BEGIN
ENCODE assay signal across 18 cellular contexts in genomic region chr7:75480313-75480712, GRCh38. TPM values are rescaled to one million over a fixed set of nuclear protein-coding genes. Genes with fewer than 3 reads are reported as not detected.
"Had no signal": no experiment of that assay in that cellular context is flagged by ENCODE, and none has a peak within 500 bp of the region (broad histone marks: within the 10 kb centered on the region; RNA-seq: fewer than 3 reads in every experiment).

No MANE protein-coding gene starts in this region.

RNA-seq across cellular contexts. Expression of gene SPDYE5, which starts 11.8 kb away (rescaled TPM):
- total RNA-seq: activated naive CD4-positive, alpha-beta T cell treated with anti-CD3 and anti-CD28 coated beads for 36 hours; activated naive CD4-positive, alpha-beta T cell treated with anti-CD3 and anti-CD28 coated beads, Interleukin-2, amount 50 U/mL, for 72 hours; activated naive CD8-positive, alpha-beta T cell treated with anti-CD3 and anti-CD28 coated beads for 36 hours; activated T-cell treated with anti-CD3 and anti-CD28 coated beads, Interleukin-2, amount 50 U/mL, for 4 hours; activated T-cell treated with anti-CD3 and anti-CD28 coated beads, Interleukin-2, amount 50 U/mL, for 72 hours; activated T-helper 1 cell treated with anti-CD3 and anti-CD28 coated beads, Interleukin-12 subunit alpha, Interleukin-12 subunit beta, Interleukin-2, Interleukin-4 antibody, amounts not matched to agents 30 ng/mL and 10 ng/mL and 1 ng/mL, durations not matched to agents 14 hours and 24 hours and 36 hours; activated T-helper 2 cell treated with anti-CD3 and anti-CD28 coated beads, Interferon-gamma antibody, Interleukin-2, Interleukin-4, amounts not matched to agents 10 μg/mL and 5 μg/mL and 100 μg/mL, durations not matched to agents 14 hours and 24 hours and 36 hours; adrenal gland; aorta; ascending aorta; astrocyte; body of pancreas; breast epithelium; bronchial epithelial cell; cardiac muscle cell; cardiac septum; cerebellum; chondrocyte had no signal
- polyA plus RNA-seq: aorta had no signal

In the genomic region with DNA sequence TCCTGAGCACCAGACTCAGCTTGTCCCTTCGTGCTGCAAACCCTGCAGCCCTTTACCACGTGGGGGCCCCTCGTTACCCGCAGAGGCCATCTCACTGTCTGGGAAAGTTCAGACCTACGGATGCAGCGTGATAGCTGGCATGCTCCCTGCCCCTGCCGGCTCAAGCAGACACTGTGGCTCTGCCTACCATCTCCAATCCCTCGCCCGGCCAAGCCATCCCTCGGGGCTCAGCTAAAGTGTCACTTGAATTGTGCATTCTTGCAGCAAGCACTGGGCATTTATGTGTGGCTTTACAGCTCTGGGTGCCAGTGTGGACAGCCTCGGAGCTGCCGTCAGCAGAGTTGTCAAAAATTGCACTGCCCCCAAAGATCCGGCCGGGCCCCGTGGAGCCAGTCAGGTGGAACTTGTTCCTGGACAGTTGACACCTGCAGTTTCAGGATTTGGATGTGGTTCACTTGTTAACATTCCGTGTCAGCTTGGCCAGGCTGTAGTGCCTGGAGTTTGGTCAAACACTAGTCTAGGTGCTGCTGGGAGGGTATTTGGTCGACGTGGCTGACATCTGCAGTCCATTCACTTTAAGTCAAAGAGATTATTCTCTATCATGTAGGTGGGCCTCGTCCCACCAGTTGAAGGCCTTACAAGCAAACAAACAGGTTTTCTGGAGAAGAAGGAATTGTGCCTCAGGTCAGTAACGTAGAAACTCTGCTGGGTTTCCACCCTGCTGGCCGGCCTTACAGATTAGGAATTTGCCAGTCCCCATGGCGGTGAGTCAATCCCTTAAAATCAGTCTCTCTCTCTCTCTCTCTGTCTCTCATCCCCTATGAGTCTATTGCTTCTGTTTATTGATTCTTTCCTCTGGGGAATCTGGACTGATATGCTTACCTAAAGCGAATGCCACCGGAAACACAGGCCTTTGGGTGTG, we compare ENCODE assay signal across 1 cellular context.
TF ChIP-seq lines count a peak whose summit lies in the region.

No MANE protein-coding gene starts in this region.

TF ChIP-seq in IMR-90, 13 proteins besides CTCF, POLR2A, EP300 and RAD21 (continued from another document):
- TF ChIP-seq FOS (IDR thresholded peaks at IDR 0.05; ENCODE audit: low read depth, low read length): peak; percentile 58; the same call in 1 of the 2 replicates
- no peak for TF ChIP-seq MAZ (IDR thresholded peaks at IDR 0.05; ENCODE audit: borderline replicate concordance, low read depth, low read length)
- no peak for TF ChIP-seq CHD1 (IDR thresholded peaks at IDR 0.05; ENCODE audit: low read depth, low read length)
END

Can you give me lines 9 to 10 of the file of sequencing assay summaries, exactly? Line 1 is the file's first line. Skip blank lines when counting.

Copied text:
No MANE protein-coding gene starts in this region.

TF ChIP-seq in IMR-90, 13 proteins besides CTCF, POLR2A, EP300 and RAD21 (continued from another document):